It’s another reason to wear a mask the next time you’re up to no good: British police officers have picked up a suspected shoplifter after using state-of-the-art facial recognition software to identify him. The individual concerned was singled out because of a strong resemblance to his father and brother, two criminals already on the police’s database.
Law enforcers in Leicestershire told the Register that the software — called NeoFace — was being trialled for a period of six months. Police in London and other European countries are also interested in adopting the technology if the initial tests can prove its usefulness. It works by comparing faces captured by CCTV and still images to a database of known offenders.
At the moment, finding a match through NeoFace is not enough to convict anyone of a crime, but it can be employed to open up new lines of enquiry and organize identity parades. A clear front-facing mugshot image is required for NeoFace to work with, though its operators admit that it’s “more of an art than it is a science” in its current form.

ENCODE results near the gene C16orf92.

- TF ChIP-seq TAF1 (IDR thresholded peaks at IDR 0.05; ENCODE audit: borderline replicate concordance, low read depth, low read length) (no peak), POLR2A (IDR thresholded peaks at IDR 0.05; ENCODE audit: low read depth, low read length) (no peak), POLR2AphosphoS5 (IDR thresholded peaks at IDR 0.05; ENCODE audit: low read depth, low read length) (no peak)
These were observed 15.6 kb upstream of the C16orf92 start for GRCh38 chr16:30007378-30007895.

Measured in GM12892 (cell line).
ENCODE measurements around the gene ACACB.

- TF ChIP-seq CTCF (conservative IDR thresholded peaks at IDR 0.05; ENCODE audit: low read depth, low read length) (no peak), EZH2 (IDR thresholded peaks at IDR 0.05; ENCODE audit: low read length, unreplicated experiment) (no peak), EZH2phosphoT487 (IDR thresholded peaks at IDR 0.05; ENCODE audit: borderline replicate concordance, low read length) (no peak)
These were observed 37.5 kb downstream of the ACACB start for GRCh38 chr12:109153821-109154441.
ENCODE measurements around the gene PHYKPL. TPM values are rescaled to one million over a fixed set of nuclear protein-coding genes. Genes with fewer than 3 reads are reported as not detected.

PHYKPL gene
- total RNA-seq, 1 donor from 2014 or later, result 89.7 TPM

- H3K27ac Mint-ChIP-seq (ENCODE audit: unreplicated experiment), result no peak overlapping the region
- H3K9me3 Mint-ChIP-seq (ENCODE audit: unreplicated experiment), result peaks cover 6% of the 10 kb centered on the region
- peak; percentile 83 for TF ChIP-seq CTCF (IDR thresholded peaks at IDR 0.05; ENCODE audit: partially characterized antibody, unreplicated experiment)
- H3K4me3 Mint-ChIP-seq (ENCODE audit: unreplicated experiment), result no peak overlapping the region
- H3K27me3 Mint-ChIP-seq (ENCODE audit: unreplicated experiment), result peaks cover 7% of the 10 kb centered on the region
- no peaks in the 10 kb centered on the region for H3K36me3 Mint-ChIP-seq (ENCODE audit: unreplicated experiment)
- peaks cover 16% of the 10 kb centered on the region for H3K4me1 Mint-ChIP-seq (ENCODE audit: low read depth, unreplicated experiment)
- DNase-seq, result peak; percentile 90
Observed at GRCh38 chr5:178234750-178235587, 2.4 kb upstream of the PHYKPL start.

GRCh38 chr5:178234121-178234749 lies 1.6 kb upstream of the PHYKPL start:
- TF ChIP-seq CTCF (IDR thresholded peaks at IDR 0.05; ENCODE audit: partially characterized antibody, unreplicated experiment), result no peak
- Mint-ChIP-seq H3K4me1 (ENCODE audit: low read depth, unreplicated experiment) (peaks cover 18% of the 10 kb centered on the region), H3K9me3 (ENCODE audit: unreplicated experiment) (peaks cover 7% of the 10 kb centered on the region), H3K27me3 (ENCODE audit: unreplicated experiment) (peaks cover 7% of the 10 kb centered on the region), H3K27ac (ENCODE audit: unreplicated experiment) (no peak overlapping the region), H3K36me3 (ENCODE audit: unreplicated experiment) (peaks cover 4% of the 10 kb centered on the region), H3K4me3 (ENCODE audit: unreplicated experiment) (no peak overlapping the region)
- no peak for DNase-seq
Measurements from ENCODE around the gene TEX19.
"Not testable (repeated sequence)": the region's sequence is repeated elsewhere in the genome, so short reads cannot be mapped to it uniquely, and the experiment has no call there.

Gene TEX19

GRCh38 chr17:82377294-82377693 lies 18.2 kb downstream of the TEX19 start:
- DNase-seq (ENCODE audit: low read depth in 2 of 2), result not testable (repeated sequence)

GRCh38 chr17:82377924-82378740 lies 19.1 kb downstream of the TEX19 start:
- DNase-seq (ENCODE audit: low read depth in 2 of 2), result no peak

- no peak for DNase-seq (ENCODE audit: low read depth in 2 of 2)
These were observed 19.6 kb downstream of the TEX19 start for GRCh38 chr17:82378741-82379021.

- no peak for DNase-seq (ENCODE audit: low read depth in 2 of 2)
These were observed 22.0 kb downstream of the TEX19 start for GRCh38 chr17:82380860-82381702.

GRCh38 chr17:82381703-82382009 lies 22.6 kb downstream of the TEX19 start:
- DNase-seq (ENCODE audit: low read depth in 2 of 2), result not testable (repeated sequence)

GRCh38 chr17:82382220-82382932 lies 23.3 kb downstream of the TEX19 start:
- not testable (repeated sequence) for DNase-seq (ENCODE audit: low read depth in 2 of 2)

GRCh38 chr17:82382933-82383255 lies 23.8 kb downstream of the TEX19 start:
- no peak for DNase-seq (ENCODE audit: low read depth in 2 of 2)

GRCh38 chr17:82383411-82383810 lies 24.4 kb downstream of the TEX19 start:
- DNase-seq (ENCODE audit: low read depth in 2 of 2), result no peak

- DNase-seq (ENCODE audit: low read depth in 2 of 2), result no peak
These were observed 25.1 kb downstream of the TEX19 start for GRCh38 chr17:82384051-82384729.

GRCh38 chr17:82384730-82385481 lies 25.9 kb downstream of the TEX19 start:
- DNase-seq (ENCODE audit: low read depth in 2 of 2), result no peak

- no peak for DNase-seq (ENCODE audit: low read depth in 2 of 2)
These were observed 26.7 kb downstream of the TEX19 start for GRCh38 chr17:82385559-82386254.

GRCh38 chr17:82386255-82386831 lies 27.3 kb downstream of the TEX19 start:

Leicestershire police say NeoFace has been used in over 200 cases so far. Spokesman Dave Harper explained: “The officer came in with CCTV images of a shoplifting suspect he didn’t recognize. We ran his image through the facial recognition system and his father and brother both popped up, because the family all have strong and shared facial characteristics.”
The same software has also been used in parts of the United States. A armed robbery suspect in Chicago was identified through the use of NeoFace last month and sentenced to 22 years in prison. Amid concerns that the system could be used indiscriminately, Chicago Police Commander Jonathan Lewin said that “there will absolutely be no random surveillance — and facial recognition — of subjects in the public way.”
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